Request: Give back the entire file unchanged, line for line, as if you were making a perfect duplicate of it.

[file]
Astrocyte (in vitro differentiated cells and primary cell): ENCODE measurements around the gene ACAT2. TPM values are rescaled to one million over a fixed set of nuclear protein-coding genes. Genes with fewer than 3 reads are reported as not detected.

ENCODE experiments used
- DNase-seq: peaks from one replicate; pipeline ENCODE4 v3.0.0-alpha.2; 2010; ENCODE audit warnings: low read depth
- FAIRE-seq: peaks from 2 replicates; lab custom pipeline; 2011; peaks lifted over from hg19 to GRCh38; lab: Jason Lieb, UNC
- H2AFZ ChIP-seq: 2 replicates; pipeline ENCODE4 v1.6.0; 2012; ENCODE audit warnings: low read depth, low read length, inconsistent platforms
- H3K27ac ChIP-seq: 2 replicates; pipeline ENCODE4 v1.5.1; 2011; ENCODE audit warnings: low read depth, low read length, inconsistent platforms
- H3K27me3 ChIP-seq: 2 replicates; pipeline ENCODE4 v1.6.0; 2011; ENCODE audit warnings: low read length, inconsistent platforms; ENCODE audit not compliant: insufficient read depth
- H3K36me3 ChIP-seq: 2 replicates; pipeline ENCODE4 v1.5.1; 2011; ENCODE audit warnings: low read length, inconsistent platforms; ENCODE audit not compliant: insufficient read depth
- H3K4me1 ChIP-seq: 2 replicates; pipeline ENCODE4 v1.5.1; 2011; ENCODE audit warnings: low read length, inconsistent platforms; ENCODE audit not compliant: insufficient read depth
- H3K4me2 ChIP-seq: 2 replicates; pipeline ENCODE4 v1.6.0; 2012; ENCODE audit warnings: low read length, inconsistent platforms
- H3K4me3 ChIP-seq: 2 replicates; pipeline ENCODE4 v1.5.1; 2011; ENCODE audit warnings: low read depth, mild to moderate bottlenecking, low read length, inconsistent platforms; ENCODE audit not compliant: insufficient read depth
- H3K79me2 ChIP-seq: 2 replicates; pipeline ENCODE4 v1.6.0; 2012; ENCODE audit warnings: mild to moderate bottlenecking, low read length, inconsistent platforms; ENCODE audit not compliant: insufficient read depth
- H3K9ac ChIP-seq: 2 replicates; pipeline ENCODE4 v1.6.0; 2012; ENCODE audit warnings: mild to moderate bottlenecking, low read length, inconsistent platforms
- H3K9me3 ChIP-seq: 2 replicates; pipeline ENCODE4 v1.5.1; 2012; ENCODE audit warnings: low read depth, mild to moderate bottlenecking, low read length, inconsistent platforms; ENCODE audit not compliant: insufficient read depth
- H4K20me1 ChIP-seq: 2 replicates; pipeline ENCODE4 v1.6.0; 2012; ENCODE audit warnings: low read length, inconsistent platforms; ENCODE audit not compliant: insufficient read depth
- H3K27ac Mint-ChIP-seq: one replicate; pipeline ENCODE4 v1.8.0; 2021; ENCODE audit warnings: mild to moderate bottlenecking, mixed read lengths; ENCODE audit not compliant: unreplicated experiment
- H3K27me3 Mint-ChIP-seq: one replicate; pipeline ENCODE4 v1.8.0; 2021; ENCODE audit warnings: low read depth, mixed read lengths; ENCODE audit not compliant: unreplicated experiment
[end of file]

Astrocyte (in vitro differentiated cells and primary cell): ENCODE measurements around the gene ACAT2. TPM values are rescaled to one million over a fixed set of nuclear protein-coding genes. Genes with fewer than 3 reads are reported as not detected.

ENCODE experiments used
- DNase-seq: peaks from one replicate; pipeline ENCODE4 v3.0.0-alpha.2; 2010; ENCODE audit warnings: low read depth
- FAIRE-seq: peaks from 2 replicates; lab custom pipeline; 2011; peaks lifted over from hg19 to GRCh38; lab: Jason Lieb, UNC
- H2AFZ ChIP-seq: 2 replicates; pipeline ENCODE4 v1.6.0; 2012; ENCODE audit warnings: low read depth, low read length, inconsistent platforms
- H3K27ac ChIP-seq: 2 replicates; pipeline ENCODE4 v1.5.1; 2011; ENCODE audit warnings: low read depth, low read length, inconsistent platforms
- H3K27me3 ChIP-seq: 2 replicates; pipeline ENCODE4 v1.6.0; 2011; ENCODE audit warnings: low read length, inconsistent platforms; ENCODE audit not compliant: insufficient read depth
- H3K36me3 ChIP-seq: 2 replicates; pipeline ENCODE4 v1.5.1; 2011; ENCODE audit warnings: low read length, inconsistent platforms; ENCODE audit not compliant: insufficient read depth
- H3K4me1 ChIP-seq: 2 replicates; pipeline ENCODE4 v1.5.1; 2011; ENCODE audit warnings: low read length, inconsistent platforms; ENCODE audit not compliant: insufficient read depth
- H3K4me2 ChIP-seq: 2 replicates; pipeline ENCODE4 v1.6.0; 2012; ENCODE audit warnings: low read length, inconsistent platforms
- H3K4me3 ChIP-seq: 2 replicates; pipeline ENCODE4 v1.5.1; 2011; ENCODE audit warnings: low read depth, mild to moderate bottlenecking, low read length, inconsistent platforms; ENCODE audit not compliant: insufficient read depth
- H3K79me2 ChIP-seq: 2 replicates; pipeline ENCODE4 v1.6.0; 2012; ENCODE audit warnings: mild to moderate bottlenecking, low read length, inconsistent platforms; ENCODE audit not compliant: insufficient read depth
- H3K9ac ChIP-seq: 2 replicates; pipeline ENCODE4 v1.6.0; 2012; ENCODE audit warnings: mild to moderate bottlenecking, low read length, inconsistent platforms
- H3K9me3 ChIP-seq: 2 replicates; pipeline ENCODE4 v1.5.1; 2012; ENCODE audit warnings: low read depth, mild to moderate bottlenecking, low read length, inconsistent platforms; ENCODE audit not compliant: insufficient read depth
- H4K20me1 ChIP-seq: 2 replicates; pipeline ENCODE4 v1.6.0; 2012; ENCODE audit warnings: low read length, inconsistent platforms; ENCODE audit not compliant: insufficient read depth
- H3K27ac Mint-ChIP-seq: one replicate; pipeline ENCODE4 v1.8.0; 2021; ENCODE audit warnings: mild to moderate bottlenecking, mixed read lengths; ENCODE audit not compliant: unreplicated experiment
- H3K27me3 Mint-ChIP-seq: one replicate; pipeline ENCODE4 v1.8.0; 2021; ENCODE audit warnings: low read depth, mixed read lengths; ENCODE audit not compliant: unreplicated experiment